Jane Addams emerged July 11, shortly after Nebraska Sen. Adam Morfeld.
Then came a pair of male butterflies — Fly strong, Barack! Best of luck, Courage, may your name embrace you …
On and on it went this summer — baby butterfly by baby butterfly — at the lake cabin in Minnesota where Mary Lou Meier and her wife, Vicki Miller, had gone for an extended vacation.
The couple from Lincoln head to their cabin every year, and for the past three summers, they’ve welcomed guests.
They come as caterpillars — or sometimes tiny eggs that will become caterpillars — and they leave as butterflies.
“In the wild, they have about a one-in-a-100 chance of survival, and this is kind of a way to help them on their way,” explained Meier, who learned of the monarchs’ plight from her butterfly-saving sister Rose.
The monarchs face myriad dangers — chief among them, loss of their milkweed habitat to mowing and pesticide.
To help them along the life cycle, Meier set up four enclosed stations in the cabin to keep them safe. (Her daughter, Jenn Bassen, calls them “nurseries,” and friends have christened Meier the “Monarch Midwife.”)
She and Miller and neighbors who have become intrigued by the endeavor collect milkweed leaves and rescue caterpillars, who start life no bigger than a grain of rice and munch their way to 200 times their birth weight in a few weeks.
Meier and Miller watch it all with wonder.
“She has such a passion for nature and nurturing,” Miller says. “Whether it’s plants or children or butterflies.”
When it comes to butterflies: “What Mary Lou does improves their chance of survival exponentially.”
And this year, this crazy, cooped-up year, Meier decided to give human names to the dozens of monarchs who emerged from their chrysalis homes and took flight from the backyard flower garden.
“There’s so much negative happening in the world these days,” she says. “We need to put something positive out there.”
So the retired social worker was thoughtful in her naming, choosing people who’d made a difference.
Politicians and environmentalists, teachers and warriors for justice.
Jane Goodall and Greta Thunberg. (Both born on the 22nd of July.)
“Welcome to Rachel Carson,” she wrote on her Facebook page July 14. “Named for the author of ‘Silent Spring,’ her book that advanced the global environmental movement.”
“Meet Barbara Jordan … the first African American elected to the Texas Senate ...”
“Meet today’s monarch, a male honoring Dr. Thomas Dooley, a physician who went to Laos to provide humanitarian care doctoring to refugees in the late 1950s ...”
She introduced the Abbott sisters — Edith and Grace — girls from Grand Island who grew up to establish social work as a profession.
“As they flew off they wanted to remind all of us to be thoughtful and kind to others ...”
She named a butterfly after her mom. And one for a Minneapolis teacher. Another for a nature-loving neighbor at the lake. One for Ernie Chambers.
Each butterfly is featured in a photo, posing on a petunia or a pot of geraniums or on the tiptop of a purple salvia.
The posts are history lessons and primers on the anatomy of a monarch — four wings each (except Courage, who emerged with just three) how to tell a male from a female (two black spots on the under-wings of the males.)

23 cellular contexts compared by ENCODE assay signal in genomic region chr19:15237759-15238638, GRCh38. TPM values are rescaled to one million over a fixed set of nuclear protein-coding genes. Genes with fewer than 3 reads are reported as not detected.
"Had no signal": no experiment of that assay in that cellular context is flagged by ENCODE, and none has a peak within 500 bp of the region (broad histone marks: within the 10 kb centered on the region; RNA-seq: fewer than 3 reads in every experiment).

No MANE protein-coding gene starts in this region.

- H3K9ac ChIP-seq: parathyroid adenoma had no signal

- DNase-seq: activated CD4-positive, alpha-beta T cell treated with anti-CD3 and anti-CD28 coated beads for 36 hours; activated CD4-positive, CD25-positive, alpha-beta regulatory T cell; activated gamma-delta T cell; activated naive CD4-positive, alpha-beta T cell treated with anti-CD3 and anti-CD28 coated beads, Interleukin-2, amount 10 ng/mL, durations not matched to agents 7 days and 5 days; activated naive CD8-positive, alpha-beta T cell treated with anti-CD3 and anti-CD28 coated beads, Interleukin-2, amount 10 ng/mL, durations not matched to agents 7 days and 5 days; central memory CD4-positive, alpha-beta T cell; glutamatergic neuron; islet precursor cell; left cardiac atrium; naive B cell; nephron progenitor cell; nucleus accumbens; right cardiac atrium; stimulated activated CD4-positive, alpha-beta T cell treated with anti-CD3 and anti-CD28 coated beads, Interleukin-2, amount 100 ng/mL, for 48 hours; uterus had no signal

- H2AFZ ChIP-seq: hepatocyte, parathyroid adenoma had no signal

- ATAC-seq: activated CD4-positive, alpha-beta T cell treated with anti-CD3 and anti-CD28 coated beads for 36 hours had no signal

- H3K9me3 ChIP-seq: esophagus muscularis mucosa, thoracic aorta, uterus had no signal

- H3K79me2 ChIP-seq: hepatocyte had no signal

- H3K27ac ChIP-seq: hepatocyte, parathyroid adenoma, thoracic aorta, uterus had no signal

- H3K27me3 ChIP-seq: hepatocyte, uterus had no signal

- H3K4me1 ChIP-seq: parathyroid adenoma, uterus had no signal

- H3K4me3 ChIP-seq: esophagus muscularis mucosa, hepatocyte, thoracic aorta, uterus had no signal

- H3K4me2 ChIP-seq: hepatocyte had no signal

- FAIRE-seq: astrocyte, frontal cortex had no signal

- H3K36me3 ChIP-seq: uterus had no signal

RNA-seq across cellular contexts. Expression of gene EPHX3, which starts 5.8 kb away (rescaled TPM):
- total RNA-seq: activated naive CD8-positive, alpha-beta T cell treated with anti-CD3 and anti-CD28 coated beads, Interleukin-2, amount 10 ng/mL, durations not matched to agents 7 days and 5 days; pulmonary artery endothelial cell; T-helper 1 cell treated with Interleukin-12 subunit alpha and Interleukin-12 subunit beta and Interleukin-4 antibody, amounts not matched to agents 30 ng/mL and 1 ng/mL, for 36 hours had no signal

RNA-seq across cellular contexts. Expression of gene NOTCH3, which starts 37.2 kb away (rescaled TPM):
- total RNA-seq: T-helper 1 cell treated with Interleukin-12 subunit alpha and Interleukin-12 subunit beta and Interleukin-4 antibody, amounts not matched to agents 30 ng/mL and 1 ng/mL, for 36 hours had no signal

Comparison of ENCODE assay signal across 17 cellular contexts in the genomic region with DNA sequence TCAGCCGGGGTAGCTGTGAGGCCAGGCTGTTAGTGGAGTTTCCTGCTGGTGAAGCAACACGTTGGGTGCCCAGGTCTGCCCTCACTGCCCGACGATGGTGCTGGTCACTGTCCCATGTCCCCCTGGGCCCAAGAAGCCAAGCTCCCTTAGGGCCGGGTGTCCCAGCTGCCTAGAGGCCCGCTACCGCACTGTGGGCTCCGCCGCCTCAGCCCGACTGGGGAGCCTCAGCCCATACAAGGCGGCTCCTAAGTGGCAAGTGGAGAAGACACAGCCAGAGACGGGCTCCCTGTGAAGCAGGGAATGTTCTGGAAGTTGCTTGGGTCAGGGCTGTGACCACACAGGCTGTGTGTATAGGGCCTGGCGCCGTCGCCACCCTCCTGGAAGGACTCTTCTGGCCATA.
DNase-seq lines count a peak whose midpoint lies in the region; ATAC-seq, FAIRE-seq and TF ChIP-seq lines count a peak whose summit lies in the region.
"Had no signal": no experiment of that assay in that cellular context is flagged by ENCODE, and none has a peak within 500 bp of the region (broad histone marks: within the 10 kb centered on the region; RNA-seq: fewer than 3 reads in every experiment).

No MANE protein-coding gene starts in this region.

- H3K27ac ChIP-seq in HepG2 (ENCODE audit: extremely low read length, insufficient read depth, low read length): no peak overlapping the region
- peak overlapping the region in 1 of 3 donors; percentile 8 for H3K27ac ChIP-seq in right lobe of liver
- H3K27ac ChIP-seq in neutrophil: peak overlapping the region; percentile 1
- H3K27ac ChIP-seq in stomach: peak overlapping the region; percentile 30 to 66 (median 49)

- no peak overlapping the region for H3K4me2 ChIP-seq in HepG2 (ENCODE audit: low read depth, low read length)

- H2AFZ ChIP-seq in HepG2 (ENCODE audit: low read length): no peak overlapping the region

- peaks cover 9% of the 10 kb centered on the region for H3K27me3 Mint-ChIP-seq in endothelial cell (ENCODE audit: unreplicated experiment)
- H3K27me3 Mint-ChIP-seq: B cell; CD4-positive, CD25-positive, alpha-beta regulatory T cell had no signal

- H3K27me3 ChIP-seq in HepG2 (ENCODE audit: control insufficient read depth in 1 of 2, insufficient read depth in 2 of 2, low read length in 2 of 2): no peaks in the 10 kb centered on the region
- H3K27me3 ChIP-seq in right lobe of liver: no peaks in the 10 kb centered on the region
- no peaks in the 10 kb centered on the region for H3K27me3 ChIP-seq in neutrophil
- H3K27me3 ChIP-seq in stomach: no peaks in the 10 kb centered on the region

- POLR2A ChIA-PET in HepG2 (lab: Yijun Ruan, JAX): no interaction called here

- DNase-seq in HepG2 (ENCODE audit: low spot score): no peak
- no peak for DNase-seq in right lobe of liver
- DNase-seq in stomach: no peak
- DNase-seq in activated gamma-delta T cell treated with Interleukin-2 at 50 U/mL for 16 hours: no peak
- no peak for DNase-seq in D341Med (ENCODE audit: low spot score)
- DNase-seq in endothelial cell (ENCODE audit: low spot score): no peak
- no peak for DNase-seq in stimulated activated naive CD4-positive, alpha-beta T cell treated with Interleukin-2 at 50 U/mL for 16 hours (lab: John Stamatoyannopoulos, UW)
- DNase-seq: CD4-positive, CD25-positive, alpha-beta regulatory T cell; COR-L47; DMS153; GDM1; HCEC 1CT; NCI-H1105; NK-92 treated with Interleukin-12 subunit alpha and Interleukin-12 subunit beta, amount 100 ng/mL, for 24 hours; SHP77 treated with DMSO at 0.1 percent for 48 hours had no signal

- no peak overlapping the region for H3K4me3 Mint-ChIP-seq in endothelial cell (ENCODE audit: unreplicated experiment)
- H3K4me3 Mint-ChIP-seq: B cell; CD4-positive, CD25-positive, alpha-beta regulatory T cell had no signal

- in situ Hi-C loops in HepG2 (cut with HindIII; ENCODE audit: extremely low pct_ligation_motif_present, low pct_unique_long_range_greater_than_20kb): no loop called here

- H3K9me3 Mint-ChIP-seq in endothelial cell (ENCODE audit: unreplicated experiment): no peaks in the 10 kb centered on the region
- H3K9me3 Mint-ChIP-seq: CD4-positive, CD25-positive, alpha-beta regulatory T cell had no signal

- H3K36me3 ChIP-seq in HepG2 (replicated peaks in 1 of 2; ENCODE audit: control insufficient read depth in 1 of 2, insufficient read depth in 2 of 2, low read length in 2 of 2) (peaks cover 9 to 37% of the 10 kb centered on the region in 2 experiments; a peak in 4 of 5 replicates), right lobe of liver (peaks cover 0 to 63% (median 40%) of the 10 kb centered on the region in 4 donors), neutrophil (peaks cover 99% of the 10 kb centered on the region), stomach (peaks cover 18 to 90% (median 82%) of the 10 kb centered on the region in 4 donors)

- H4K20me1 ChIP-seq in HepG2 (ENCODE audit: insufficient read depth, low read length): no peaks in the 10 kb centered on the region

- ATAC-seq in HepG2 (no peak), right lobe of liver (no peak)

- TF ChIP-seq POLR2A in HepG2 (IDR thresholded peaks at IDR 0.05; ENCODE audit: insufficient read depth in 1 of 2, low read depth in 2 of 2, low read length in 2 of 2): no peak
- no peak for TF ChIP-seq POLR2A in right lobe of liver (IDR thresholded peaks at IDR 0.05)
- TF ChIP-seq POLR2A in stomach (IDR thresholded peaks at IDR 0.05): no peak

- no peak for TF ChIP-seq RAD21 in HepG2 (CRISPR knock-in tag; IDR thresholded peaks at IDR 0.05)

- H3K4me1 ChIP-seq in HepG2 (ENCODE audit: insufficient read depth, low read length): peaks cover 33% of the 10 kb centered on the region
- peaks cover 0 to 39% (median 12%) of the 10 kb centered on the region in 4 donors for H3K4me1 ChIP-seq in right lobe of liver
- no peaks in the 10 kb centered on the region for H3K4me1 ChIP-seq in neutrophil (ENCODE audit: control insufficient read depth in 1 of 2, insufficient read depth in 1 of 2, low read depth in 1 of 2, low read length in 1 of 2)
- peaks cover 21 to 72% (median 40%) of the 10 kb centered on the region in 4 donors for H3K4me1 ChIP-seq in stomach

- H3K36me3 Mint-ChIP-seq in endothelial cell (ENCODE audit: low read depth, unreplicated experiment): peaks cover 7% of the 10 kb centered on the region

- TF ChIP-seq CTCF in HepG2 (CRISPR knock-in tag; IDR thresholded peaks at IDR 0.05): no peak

The butterflies they tended this year will live just a few weeks, Meier said. Then they will give birth to the Methuselah generation, monarchs that live six months and will make their way south — through Nebraska — and all the way to Mexico.
In the spring, new generations will make the trek north and Meier and Miller will be back at their cabin to greet them.
“Pollinators are important,” Meier said. “They are a piece of the ecosystem that needs to be protected.”
This year, Meier tended to more than 60 of the black-and-white-and-yellow-striped caterpillars.
Miller helped. “She always says, ‘It’s not my project; it’s not my project,’ and then she goes out and gathers milkweed for me,” Meier said.
Miller takes photos. Built small monarch bunks, complete with water droppers. Gathered escaped caterpillars and anxious butterflies the day Meier accidentally left a cage open and seven butterflies hatched.
They didn’t all get names, but one did: Vicki Miller.
“She is a helpmate who always has my back,” Meier wrote on Facebook. "She’s very generous and caring, smart and makes me laugh. And she’s a great butterfly wrangler!"
For nearly a month this summer, the couple watched the caterpillars grow, disappear into their jade-green homes dotted with gold. Watched as their wings darkened those cramped chrysalis wombs and pushed their way out, bellies swollen.
“Their abdomens are really big, and the wings are all crumpled up,” Meier explained. “Then the abdomen pumps fluid into the wings.”
They hang in their nurseries for a few hours until they start to flap their wings.
And then it’s time.
The new monarchs perch on Meier’s finger as she carries them out into the yard and sets them on a flower.
She wishes them well. Farewell, Aldo Leopold! Thank you, Dr. Fauci! Fly strong, Kamala!
She hopes more people plant milkweed and help give the hurting monarchs a hand.
Already, friends and neighbors have taken up the cause, the way she did following her sister’s example.
At least one of them has gone a step further.
Earlier this month, when the Monarch Midwife had a birthday, a friend posted a photo on her Facebook page — a butterfly flying off into the world.
“We named her Mary Lou Meier,” she wrote. “Happy birthday and thanks for helping us raise monarchs.”
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On Twitter @TheRealCLK